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UW-Madison opens dorm to health care workers serving on front lines of COVID-19

UW-Madison opens dorm to health care workers serving on front lines of COVID-19

From the The COVID-19 pandemic hits home: Keep up with the latest local news on the coronavirus outbreak series
Dejope Hall

UW-Madison's Dejope Residence Hall, which will open Tuesday night to health care workers caring for COVID-19 patients.

UW-Madison will open one of its residence halls as temporary housing for medical workers serving on the front lines of the COVID-19 pandemic.

The university worked through the weekend to ready Dejope Residence Hall for UW Health and UnityPoint Health-Meriter employees “who basically want a place to crash without going home,” Chancellor Rebecca Blank said at a faculty committee meeting Monday.

Dejope Hall is among the dorms located in the Lakeshore neighborhood near the UW Hospital complex. It will open to health care workers Tuesday night.

“We are incredibly grateful to have a partner like the university in this COVID-19 response and appreciate their hard work in preparing these sites,” Liz Douglas, vice president of facilities and support services at UW Health, said in a statement through a spokeswoman.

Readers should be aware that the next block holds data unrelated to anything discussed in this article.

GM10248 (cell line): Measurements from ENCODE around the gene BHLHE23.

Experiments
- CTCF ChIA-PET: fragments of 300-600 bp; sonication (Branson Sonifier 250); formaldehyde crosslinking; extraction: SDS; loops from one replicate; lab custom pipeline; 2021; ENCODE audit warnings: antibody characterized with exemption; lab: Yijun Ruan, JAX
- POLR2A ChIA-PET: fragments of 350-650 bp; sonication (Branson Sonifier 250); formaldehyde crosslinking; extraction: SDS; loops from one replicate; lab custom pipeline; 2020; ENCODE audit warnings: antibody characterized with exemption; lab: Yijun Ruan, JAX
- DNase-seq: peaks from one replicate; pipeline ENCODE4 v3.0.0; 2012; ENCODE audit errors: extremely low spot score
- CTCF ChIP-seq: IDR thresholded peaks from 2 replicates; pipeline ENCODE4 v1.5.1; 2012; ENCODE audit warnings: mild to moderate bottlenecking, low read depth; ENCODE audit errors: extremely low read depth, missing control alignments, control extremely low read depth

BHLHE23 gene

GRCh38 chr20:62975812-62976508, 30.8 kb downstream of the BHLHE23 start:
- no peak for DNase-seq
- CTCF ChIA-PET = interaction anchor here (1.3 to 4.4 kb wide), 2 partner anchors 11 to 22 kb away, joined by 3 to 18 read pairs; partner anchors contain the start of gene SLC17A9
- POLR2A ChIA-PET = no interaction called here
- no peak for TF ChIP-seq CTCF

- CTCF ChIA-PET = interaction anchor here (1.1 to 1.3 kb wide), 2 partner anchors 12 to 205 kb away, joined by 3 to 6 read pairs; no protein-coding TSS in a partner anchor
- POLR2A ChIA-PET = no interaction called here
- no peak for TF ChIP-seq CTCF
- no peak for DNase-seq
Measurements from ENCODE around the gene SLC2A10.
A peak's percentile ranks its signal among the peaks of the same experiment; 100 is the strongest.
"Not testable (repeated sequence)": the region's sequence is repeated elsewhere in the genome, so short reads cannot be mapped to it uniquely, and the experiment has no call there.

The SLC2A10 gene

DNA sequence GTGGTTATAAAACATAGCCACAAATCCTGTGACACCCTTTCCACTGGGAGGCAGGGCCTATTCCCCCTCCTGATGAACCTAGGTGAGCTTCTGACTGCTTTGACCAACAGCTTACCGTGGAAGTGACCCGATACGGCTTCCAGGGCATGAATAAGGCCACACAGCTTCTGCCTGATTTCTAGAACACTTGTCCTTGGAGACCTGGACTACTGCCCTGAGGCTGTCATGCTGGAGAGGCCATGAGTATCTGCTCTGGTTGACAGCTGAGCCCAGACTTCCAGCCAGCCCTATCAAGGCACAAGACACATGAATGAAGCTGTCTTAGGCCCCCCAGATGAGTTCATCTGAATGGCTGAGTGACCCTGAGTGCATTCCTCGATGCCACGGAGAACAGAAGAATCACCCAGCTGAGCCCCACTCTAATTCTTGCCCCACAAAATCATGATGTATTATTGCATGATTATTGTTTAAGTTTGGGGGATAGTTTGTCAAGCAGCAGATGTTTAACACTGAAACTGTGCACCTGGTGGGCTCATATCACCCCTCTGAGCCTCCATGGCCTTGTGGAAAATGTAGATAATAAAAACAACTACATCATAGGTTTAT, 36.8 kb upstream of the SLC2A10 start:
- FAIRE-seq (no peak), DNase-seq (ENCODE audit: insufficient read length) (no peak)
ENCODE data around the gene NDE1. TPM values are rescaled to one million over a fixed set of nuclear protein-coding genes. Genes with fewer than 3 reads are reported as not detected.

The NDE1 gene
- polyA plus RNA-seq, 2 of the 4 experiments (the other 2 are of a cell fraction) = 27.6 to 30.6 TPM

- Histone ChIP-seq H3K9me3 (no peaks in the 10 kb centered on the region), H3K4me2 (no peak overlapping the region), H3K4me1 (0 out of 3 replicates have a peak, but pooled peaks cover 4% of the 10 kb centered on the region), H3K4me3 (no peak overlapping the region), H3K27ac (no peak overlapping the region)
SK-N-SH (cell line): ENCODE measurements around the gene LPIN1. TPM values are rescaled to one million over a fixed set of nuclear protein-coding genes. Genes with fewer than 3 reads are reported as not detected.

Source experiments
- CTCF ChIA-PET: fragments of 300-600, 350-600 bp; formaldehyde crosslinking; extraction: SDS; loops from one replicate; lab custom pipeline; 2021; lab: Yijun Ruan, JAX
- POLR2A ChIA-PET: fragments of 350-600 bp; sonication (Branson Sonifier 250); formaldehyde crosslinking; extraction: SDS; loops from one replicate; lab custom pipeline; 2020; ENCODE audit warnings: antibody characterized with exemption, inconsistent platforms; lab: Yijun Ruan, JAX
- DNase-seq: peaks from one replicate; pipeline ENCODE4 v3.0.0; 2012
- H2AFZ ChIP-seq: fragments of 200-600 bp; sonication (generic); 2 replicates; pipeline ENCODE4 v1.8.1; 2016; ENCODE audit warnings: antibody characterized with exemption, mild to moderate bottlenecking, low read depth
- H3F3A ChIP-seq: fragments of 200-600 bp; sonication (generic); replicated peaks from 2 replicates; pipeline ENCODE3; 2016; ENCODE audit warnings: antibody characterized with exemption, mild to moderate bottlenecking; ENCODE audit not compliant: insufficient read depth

Madison’s health care community is preparing for an expected surge in COVID-19 patients — similar to what some U.S. cities are experiencing — that could strain hospital resources and sicken workers.

Some doctors and nurses fear they will become infected from the patients they care for and then unknowingly bring the virus home to their families. One Madison doctor, for example, said he changes his clothes before leaving the hospital and sleeps in the basement to protect his wife and three young children.

The opening of Dejope to health care workers comes a few weeks after the majority of UW-Madison’s nearly 7,800 students living in dorms this school year permanently moved out.

“By clearing out our buildings quickly after spring break and consolidating the remaining residents, we put ourselves in a position to help,” University Housing director Jeff Novak said Tuesday.

About 550 students remain in the dorms because of circumstances that prevent them from returning home, such as a lack of internet access to complete their coursework or because they are international students.

Any students who remain on campus that were previously living in Dejope have been moved to a different hall, university spokeswoman Meredith McGlone said.

UW-Madison may also open another residence hall as an isolation facility for medical personnel. The university already opened one of its conference centers last week as a voluntary isolation facility for members of the public with mild COVID-19 symptoms. The intent is to free up capacity at hospitals for people with more serious symptoms.

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